Michael Craig, director of agency relations, Byyd said: “Increasingly, agency digital planners set out with the intention of planning mobile KPIs as awareness, consideration and purchase intent. However, as the campaign draws to a close, the client will often ask for conversion rates. It’s a similar issue desktop faced with Google and last click.”

“Fundamentally, it’s our job as an agency to help clients understand the importance of mobile because it is unavoidable for them”, said Scott Curtis, European mobile strategy & development director, Starcom Mediavest Group.

Still a long way to go

Neither brands nor agencies can claim to have their mobile offering nailed; but it is important that they understand where the weaknesses lie and embark on a mutually beneficial journey together. “Brand attitudes are moving in the right direction, but using data to drive mobile marketing still requires a sell in”, said Ken Parnham, general manager Europe, Near. “Although agencies have better mobile understanding and technical ability than they did two years ago, their ability to utilise mobile data effectively needs further development. While the industry is aware of the opportunities available, mobile still only accounts for a quarter of total digital ad spend and adoption across different vertical sectors is varied.”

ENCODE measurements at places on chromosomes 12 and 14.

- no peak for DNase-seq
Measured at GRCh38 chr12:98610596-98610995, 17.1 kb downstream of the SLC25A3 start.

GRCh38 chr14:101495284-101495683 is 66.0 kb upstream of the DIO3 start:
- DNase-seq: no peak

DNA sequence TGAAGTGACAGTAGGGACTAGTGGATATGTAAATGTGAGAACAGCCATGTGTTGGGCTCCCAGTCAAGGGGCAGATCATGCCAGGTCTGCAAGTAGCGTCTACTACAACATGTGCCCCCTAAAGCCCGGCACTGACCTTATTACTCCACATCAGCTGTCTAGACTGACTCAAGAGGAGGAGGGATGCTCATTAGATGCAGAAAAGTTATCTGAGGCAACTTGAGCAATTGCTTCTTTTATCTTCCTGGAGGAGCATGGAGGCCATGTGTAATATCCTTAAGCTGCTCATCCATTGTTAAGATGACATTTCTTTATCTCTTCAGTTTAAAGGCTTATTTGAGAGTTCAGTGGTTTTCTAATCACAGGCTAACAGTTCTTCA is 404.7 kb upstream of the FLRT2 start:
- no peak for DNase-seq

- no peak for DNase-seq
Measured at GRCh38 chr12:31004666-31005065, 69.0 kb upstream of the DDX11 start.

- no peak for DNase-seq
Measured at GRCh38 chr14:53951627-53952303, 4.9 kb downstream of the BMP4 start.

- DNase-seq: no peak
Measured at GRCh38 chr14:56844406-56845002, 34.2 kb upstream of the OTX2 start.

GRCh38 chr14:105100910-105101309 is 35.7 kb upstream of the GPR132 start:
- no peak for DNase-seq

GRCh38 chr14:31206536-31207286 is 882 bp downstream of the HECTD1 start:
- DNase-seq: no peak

Michael Craig, director of agency relations, Byyd pointed out that, “mobile is increasingly being separated [on media plans], but still, in the main, it’s included in desktop budgets”.

Greg Carroll, UK country manager, added: “The mass migration to consuming media on mobile devices is continuing, and clients and their agencies need to be on top of mobile and the various formats available.”